From day to day as blow the hawthorn flowers, That canopy the “ Merlie's” home of love, The plumage of the younglings shoots and spreads, Filling with joy the fond parental eye. Alas! not long the parent's partial eye Shall view the fledging wing ; ne'er shall they see The timorous pinion's first essay to flight. The truant schoolboy's eager, bleeding hand, Their house, their all, tears from the bending bush ; A shower of blossoms mourns the ruthless deed ! The piercing anguished note, the brushing wing: The spoiler heeds not; triumphing, his way Smiling he wends : The ruin'd hopeless pair, O'er many a field follow his townward steps, Then back return ; and, perching on the bush,

Find nought of all they lov'd but one small tuft
Of moss and withered roots. Drooping they sit,
Silent : Afar at last they fly, o'er hill
And lurid moor, to mourn in other groves,
And soothe, in gentle grief, their hapless lot.

But what their wretchedness, parents or young,
Compared to that which wrings the human breast
Doomed to lament a loss, than death more dire,
The robbery of a child! Aye, there is wretchedness!
Snatch'd playful from the rosy bank, by hands
Inured to crimes, the innocent is borne
Far, far away. Of all the varying forms
Of human woes, this the most dire ! To think
He might have been now sporting at your side,
But that, neglected, he was left a prey
To pirate hands! To think how he will shudder,
To see a hideous, haggard face attempt

T smile away his tears, caressing him With horrible embrace, the while he calls Aloud, in vain to you ! Nor does even time,Assuager of all other woes--bring balm To this : Each child, to boyish years grown up, Reminds you of your boy ! He might have been Like this, fair, blooming, modest, looking down With most engaging bashfulness. But now, Instead of this, perhaps, with sable mask Begrimmed, he feebly totters 'neath a heavy load, More fitted to his cruel master's strength. Perhaps to manhood come, allured to sell · His life, his freedom, for some paltry pounds,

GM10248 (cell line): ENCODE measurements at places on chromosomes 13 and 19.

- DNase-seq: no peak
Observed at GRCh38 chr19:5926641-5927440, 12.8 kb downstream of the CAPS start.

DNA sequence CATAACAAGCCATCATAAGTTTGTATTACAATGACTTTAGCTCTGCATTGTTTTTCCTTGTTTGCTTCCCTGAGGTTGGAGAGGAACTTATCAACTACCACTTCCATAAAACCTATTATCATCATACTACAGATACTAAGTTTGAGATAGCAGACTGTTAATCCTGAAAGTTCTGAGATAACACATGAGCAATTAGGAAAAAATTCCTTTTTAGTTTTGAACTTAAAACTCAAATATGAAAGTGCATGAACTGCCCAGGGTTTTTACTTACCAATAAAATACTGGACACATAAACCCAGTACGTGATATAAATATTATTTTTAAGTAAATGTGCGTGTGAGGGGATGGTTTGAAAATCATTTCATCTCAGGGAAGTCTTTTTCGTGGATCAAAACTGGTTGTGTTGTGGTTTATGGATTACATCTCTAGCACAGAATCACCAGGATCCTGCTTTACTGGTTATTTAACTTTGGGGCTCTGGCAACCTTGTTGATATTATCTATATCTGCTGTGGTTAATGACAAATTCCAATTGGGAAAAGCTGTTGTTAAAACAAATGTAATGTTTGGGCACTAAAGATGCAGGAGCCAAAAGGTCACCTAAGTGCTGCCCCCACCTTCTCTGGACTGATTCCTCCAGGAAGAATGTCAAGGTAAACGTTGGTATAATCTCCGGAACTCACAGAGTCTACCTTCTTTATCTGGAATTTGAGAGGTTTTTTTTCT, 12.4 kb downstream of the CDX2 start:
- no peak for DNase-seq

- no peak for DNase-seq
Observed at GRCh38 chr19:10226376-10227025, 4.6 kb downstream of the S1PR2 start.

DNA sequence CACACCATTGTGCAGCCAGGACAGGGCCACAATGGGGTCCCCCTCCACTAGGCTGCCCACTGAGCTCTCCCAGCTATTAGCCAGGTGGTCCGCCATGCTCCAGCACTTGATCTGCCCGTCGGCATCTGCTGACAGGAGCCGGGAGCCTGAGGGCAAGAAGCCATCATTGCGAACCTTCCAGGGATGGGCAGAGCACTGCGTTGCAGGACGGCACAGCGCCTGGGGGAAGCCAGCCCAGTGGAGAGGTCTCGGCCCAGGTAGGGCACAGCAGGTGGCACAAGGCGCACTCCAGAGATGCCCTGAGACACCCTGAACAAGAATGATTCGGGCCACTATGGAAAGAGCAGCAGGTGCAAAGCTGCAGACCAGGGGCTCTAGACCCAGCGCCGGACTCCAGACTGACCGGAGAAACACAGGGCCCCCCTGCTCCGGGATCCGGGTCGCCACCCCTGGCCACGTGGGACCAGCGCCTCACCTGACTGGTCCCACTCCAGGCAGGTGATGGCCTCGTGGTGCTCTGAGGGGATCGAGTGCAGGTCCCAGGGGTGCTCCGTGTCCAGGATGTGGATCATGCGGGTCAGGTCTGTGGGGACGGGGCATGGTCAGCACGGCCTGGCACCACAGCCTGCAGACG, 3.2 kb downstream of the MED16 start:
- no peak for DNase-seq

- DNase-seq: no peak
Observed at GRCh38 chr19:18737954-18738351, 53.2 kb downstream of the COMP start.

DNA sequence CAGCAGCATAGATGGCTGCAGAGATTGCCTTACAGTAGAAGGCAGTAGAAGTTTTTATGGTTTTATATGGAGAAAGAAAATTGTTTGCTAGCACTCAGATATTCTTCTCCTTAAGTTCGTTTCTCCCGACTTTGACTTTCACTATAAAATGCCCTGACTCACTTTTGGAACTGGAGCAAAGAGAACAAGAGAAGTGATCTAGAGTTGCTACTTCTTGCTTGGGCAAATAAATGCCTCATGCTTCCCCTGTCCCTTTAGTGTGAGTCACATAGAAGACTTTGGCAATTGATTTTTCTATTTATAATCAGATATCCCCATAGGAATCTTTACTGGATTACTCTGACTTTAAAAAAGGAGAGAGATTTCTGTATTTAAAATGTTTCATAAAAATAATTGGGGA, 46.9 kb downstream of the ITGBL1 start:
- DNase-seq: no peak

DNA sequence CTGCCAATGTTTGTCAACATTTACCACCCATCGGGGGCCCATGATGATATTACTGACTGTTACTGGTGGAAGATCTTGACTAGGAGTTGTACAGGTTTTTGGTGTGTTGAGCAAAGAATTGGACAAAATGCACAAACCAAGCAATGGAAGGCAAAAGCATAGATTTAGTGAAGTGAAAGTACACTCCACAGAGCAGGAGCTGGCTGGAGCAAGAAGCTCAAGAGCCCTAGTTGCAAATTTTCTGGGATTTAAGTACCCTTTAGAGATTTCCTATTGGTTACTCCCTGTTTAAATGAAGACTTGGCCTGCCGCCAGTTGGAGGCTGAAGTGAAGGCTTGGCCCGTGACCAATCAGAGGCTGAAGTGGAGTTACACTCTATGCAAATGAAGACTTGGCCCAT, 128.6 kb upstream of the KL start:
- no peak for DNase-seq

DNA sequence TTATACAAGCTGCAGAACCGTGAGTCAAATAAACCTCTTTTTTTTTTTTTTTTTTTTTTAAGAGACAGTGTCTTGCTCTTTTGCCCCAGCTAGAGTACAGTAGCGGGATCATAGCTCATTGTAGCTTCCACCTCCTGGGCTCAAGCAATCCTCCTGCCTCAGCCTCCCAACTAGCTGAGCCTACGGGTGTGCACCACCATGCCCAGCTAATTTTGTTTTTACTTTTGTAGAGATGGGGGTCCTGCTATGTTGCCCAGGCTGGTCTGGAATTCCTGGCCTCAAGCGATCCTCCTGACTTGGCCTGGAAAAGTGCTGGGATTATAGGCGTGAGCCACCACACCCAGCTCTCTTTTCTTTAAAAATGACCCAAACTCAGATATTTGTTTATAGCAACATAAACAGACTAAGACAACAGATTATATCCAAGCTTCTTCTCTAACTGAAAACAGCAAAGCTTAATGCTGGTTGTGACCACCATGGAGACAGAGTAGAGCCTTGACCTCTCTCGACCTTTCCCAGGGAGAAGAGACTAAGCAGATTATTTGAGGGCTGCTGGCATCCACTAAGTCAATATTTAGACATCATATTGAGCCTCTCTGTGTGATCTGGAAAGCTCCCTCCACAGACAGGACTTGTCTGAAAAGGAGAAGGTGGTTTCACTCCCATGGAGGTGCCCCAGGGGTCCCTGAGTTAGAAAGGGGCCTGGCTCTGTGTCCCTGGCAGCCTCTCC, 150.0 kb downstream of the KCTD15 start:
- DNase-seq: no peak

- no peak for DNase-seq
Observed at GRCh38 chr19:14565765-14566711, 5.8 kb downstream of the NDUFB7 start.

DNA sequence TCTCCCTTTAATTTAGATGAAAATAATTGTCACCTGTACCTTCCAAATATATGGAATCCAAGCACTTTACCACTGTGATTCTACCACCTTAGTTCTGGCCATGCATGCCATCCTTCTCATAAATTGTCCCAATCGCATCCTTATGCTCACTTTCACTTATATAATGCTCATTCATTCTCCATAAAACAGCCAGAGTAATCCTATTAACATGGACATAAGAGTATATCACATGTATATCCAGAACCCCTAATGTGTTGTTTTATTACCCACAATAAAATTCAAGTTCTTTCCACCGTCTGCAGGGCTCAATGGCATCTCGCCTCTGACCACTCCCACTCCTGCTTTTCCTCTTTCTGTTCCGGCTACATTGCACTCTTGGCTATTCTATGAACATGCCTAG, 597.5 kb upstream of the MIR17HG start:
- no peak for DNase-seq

He now lies 'mong the numbered, nameless crowd, That groan on gory fields, envying the dead.

The following extract bespeaks a heart glowing with that ardour of genuine piety as well as poetry, which so eminently distinguish the Sabbath; besides presenting a specimen of a difficult rhetorical figure, conducted with inimitable art and success. Every heart will assent not only to its beauties but its sentiments, that has ever admired the awfully grand and ele. gantly minute in nature, or has ever been warmed with a single spark from the altar of devo tion.

O nature ! all thy seasons please the eye Of him who sees a Deity in all, It is his presence that diffuses charms Unspeakable, o'er mountain, wood, and stream. To think that He, who hears the heavenly choirs, Hearkens complacent to the woodland song ; To think that He, who rolls yon solar sphere, Uplifts the warbling songster to the sky; To mark his presence in the mighty bow, That spans the clouds, as in the tints minute Of tiniest flower; to hear his awful voice In thunder speak, and whisper in the gale ; To know and feel his care for all that lives; 'Tis this that makes the barren waste appear A frugal field, each grove a paradise. Yes! place me 'mid far stretching woodless wilds, Where no sweet song is heard ; the heathbell there Would sooth my weary sight, and tell of Thee !